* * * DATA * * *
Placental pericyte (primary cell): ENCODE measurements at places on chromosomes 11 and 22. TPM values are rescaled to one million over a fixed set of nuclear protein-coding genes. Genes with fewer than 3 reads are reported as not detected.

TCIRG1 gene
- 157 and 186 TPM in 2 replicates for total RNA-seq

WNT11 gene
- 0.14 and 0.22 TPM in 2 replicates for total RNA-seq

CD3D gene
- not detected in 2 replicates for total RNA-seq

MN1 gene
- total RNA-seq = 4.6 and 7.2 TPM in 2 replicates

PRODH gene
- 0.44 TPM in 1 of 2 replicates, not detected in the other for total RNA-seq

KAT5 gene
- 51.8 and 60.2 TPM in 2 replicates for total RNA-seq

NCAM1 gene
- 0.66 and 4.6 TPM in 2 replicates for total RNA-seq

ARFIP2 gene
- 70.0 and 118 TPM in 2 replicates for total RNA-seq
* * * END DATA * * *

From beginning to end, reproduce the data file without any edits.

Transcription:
Placental pericyte (primary cell): ENCODE measurements at places on chromosomes 11 and 22. TPM values are rescaled to one million over a fixed set of nuclear protein-coding genes. Genes with fewer than 3 reads are reported as not detected.

TCIRG1 gene
- 157 and 186 TPM in 2 replicates for total RNA-seq

WNT11 gene
- 0.14 and 0.22 TPM in 2 replicates for total RNA-seq

CD3D gene
- not detected in 2 replicates for total RNA-seq

MN1 gene
- total RNA-seq = 4.6 and 7.2 TPM in 2 replicates

PRODH gene
- 0.44 TPM in 1 of 2 replicates, not detected in the other for total RNA-seq

KAT5 gene
- 51.8 and 60.2 TPM in 2 replicates for total RNA-seq

NCAM1 gene
- 0.66 and 4.6 TPM in 2 replicates for total RNA-seq

ARFIP2 gene
- 70.0 and 118 TPM in 2 replicates for total RNA-seq